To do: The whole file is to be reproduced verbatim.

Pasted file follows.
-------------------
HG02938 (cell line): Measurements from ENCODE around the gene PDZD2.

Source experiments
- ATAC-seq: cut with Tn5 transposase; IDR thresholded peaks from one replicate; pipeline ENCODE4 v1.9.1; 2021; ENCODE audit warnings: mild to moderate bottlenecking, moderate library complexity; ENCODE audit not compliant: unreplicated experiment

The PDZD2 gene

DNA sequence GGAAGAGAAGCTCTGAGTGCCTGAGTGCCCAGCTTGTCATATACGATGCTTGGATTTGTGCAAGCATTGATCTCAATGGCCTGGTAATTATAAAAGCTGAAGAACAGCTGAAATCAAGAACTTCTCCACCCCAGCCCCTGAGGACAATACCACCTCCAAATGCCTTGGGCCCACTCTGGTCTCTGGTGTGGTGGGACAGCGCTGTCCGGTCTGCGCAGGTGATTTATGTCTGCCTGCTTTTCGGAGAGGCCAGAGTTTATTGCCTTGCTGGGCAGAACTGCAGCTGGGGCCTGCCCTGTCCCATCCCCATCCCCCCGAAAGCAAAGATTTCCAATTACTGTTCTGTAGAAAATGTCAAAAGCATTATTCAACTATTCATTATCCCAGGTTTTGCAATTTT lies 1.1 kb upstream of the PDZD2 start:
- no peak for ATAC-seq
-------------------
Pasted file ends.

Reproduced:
HG02938 (cell line): Measurements from ENCODE around the gene PDZD2.

Source experiments
- ATAC-seq: cut with Tn5 transposase; IDR thresholded peaks from one replicate; pipeline ENCODE4 v1.9.1; 2021; ENCODE audit warnings: mild to moderate bottlenecking, moderate library complexity; ENCODE audit not compliant: unreplicated experiment

The PDZD2 gene

DNA sequence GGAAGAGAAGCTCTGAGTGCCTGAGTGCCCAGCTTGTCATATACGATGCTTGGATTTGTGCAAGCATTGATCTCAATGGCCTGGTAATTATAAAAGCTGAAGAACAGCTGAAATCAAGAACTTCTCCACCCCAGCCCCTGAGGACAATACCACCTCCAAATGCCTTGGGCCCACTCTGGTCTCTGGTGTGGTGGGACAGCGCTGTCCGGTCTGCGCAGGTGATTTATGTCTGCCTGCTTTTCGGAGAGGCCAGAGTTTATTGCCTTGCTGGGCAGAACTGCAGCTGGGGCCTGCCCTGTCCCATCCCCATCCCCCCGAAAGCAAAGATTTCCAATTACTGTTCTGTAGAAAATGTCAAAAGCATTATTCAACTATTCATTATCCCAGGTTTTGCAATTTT lies 1.1 kb upstream of the PDZD2 start:
- no peak for ATAC-seq